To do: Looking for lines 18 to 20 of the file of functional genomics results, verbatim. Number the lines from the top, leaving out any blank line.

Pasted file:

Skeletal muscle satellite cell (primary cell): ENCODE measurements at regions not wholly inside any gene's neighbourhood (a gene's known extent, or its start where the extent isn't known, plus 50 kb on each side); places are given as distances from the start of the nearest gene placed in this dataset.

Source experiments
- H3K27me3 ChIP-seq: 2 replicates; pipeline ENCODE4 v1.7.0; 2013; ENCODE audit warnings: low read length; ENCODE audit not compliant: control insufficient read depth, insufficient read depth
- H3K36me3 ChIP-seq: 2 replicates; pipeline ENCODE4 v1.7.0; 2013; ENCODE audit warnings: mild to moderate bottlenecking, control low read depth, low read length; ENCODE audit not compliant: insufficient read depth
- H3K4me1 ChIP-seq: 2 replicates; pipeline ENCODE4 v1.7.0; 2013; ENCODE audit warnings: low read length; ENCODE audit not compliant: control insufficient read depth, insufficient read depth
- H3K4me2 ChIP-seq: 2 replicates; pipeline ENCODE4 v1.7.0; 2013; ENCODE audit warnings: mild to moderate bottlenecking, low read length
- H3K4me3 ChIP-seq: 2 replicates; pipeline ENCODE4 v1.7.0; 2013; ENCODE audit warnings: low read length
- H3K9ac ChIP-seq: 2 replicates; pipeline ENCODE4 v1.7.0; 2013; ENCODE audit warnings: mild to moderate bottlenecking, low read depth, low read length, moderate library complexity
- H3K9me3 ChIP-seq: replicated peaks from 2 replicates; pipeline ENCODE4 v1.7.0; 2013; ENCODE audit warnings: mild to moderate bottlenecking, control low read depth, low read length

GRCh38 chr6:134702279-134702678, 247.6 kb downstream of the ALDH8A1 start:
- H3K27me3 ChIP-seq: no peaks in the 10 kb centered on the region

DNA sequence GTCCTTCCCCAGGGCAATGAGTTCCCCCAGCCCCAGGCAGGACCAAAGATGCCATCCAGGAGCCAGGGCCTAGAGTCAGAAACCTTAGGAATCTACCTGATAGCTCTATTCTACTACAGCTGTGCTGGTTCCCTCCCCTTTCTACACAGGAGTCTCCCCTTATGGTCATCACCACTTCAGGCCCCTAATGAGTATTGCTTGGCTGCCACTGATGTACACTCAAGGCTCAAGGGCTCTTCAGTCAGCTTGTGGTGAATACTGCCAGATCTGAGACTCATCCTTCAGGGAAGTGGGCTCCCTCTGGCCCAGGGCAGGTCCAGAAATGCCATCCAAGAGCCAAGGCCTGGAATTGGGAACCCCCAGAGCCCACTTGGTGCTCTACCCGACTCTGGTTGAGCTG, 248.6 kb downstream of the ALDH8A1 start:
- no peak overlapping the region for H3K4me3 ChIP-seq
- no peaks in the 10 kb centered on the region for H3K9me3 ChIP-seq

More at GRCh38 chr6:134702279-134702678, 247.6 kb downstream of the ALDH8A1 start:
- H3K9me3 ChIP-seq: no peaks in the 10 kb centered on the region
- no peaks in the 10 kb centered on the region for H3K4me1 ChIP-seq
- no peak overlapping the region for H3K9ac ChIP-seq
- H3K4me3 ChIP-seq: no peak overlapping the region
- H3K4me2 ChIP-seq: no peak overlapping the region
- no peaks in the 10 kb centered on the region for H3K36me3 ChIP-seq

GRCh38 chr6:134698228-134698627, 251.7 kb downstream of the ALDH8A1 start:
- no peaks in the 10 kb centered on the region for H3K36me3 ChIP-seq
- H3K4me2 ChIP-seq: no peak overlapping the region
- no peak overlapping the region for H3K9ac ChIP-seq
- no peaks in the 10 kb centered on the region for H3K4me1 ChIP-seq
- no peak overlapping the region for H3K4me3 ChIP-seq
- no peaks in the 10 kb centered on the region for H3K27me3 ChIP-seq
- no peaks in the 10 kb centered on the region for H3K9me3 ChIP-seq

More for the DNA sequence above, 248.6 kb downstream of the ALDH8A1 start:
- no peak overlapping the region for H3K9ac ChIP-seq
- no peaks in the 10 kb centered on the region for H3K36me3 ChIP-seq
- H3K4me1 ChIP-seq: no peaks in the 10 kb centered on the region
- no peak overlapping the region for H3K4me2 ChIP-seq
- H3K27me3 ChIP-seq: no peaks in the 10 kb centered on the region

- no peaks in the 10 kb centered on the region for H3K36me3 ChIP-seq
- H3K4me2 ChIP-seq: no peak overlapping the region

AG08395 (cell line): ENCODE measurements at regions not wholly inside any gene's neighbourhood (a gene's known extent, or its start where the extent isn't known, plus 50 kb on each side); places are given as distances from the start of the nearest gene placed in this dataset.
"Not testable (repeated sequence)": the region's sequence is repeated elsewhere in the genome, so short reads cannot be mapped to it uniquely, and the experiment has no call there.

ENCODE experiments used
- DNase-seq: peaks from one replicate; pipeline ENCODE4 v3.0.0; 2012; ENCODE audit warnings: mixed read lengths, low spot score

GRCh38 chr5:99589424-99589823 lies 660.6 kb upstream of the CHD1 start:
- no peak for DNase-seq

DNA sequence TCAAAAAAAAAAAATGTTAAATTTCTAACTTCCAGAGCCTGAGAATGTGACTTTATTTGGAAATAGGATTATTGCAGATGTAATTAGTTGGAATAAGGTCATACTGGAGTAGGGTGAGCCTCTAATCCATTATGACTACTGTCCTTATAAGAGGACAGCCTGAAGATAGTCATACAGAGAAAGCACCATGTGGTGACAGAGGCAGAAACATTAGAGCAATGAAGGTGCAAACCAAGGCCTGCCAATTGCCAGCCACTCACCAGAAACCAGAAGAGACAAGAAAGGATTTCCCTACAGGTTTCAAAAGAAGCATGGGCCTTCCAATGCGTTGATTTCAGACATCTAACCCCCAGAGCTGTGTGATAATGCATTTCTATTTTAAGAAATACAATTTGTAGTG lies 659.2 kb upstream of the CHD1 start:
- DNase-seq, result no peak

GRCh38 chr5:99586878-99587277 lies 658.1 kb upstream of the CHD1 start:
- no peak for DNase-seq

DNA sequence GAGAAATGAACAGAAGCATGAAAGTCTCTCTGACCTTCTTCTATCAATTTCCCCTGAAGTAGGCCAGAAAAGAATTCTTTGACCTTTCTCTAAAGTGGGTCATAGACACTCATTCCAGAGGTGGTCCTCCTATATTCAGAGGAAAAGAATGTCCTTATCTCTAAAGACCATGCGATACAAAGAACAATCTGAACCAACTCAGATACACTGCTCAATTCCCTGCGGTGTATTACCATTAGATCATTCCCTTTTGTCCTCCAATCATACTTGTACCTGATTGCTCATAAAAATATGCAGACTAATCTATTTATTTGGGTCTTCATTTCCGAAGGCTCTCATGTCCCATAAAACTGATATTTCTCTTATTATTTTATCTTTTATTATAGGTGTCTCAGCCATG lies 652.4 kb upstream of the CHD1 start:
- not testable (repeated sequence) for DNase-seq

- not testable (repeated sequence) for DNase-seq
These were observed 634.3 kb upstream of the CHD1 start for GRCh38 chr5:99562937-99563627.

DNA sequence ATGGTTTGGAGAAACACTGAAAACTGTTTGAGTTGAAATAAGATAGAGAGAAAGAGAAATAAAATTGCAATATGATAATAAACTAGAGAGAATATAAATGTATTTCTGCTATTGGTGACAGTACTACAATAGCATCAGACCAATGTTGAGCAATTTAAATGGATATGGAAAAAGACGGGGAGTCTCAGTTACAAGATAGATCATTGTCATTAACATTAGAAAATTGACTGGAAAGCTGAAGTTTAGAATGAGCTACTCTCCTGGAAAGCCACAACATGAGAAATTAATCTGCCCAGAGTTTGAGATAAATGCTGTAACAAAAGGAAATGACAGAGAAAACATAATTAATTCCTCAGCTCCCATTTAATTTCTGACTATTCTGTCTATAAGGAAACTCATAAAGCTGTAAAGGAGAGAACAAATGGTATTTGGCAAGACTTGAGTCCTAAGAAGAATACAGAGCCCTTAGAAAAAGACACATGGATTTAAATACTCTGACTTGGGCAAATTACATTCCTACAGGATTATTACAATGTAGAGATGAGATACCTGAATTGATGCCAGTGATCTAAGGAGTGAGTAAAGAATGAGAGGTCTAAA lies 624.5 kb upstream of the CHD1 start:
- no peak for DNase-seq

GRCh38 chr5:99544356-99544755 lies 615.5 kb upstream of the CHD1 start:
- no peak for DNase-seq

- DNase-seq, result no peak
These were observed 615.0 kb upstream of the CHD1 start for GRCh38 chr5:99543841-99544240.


- no peak overlapping the region for H3K9ac ChIP-seq
- H3K4me3 ChIP-seq: no peak overlapping the region
- H3K4me2 ChIP-seq: no peak overlapping the region